President Obama is proposing to nix the National Security Agency's practice to collect phone records in bulk.
According to the New York Times, the Obama administration will propose legislation that would end the NSA's bulk phone record program. If Congress approved the legislation, the NSA would need a court order to collect specific records on Americans.
The news comes amid what could be construed as NSA fatigue. The debate over the NSA's practices, which were exposed by leaks by former contractor Edward Snowden, have fallen into two camps. The first camp is appalled that the NSA can snoop into everything from instant messages to social networking and calls. The other camp isn't all that surprised the government has such a large surveillance program. And then there's a middle ground that stays largely silent on the matter.
Obama promised NSA reform in January.
The gist of the Times article boils down like this:
- A court order would require phone companies to provide records quickly in a compatible data format;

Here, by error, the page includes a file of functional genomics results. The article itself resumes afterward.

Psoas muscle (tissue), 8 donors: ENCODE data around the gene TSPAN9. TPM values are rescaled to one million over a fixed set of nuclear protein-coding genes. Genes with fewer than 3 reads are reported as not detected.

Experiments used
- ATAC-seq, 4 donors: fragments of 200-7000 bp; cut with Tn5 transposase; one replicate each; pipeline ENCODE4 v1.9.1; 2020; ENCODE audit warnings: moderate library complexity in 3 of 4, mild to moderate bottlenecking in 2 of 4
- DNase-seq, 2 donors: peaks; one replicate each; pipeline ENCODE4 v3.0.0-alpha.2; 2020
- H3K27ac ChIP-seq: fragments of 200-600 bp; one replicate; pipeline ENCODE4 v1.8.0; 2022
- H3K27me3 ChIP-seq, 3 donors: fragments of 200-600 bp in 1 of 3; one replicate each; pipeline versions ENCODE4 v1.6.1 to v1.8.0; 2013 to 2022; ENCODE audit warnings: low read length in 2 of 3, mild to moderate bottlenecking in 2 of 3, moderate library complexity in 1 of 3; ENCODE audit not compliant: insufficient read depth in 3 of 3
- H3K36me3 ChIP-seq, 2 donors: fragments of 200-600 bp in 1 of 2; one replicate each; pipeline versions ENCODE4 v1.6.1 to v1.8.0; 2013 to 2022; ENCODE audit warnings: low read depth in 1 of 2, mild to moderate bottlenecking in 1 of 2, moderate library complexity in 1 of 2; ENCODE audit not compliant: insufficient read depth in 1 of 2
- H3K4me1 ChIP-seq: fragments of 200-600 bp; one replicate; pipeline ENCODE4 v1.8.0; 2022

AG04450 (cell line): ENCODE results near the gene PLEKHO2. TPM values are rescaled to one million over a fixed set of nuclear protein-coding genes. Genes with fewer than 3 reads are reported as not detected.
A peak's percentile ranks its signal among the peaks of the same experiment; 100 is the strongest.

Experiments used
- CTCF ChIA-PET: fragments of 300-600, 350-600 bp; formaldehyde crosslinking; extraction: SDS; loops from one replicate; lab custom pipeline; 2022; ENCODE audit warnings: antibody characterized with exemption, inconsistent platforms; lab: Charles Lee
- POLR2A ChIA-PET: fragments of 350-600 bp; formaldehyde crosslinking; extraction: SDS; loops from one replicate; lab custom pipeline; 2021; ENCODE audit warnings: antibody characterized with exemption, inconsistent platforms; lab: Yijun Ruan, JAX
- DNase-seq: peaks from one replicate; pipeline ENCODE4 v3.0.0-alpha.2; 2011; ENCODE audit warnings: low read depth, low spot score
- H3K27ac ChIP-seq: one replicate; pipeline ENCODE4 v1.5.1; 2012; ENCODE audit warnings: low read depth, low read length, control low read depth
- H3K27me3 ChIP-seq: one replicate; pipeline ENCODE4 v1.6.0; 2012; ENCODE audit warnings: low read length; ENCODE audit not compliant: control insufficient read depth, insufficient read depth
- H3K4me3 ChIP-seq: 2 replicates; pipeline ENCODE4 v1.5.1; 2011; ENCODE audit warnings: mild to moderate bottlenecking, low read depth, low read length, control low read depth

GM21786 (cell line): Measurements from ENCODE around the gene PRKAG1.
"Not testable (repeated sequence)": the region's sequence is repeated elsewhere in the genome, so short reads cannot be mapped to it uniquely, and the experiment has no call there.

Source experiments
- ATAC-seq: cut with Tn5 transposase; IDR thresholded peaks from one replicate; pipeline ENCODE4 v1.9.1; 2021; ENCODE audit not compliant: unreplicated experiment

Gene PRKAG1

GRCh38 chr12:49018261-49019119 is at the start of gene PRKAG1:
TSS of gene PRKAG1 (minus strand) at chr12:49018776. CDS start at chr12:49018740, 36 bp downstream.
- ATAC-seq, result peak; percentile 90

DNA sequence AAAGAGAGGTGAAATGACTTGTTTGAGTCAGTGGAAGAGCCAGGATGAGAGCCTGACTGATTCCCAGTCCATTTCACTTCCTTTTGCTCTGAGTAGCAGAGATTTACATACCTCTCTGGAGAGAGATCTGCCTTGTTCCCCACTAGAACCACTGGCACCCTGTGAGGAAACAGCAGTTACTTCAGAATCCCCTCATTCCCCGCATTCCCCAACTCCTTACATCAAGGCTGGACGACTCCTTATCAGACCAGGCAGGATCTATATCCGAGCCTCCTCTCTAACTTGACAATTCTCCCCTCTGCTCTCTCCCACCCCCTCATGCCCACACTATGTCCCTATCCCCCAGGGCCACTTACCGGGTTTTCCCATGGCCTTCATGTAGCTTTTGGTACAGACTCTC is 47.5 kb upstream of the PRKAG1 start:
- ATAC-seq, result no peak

- Phone companies would have to provide data on any new calls after the order;
- The government could trace call records two calls removed from the first one tracked;
- The NSA holds phone data for five years, but that could go down to 18 months.
While the Obama move is notable, a lot has to fall in place for the NSA revamp to happen. Congress has to approve. Companies need their say. And while most argue that the NSA shouldn't put millions of U.S. citizens under ongoing surveillance there's a need to monitor potential terrorists. Toss in compliance costs for companies that have to cooperate with the NSA and you have a complicated brew.